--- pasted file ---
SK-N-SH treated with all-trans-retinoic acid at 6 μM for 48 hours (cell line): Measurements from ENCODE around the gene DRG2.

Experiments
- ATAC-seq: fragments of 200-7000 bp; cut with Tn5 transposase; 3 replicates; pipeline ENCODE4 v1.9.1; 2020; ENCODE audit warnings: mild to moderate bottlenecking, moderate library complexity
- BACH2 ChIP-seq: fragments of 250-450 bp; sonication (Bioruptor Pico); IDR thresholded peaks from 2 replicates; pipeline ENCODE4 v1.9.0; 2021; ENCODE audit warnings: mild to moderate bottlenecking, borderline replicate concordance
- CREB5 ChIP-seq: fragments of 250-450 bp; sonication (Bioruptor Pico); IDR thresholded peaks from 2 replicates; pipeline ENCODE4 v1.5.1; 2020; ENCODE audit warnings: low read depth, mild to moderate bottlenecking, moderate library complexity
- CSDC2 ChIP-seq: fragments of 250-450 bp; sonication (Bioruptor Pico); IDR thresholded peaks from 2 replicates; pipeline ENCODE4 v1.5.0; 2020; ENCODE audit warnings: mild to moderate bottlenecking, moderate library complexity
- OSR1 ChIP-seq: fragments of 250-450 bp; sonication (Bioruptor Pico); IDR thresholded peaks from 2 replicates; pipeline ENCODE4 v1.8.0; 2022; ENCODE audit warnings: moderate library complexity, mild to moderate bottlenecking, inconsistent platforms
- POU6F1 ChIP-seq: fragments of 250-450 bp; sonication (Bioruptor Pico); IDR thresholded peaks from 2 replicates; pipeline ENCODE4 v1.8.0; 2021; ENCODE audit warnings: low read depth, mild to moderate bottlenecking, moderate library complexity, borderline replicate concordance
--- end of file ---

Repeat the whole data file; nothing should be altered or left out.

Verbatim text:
SK-N-SH treated with all-trans-retinoic acid at 6 μM for 48 hours (cell line): Measurements from ENCODE around the gene DRG2.

Experiments
- ATAC-seq: fragments of 200-7000 bp; cut with Tn5 transposase; 3 replicates; pipeline ENCODE4 v1.9.1; 2020; ENCODE audit warnings: mild to moderate bottlenecking, moderate library complexity
- BACH2 ChIP-seq: fragments of 250-450 bp; sonication (Bioruptor Pico); IDR thresholded peaks from 2 replicates; pipeline ENCODE4 v1.9.0; 2021; ENCODE audit warnings: mild to moderate bottlenecking, borderline replicate concordance
- CREB5 ChIP-seq: fragments of 250-450 bp; sonication (Bioruptor Pico); IDR thresholded peaks from 2 replicates; pipeline ENCODE4 v1.5.1; 2020; ENCODE audit warnings: low read depth, mild to moderate bottlenecking, moderate library complexity
- CSDC2 ChIP-seq: fragments of 250-450 bp; sonication (Bioruptor Pico); IDR thresholded peaks from 2 replicates; pipeline ENCODE4 v1.5.0; 2020; ENCODE audit warnings: mild to moderate bottlenecking, moderate library complexity
- OSR1 ChIP-seq: fragments of 250-450 bp; sonication (Bioruptor Pico); IDR thresholded peaks from 2 replicates; pipeline ENCODE4 v1.8.0; 2022; ENCODE audit warnings: moderate library complexity, mild to moderate bottlenecking, inconsistent platforms
- POU6F1 ChIP-seq: fragments of 250-450 bp; sonication (Bioruptor Pico); IDR thresholded peaks from 2 replicates; pipeline ENCODE4 v1.8.0; 2021; ENCODE audit warnings: low read depth, mild to moderate bottlenecking, moderate library complexity, borderline replicate concordance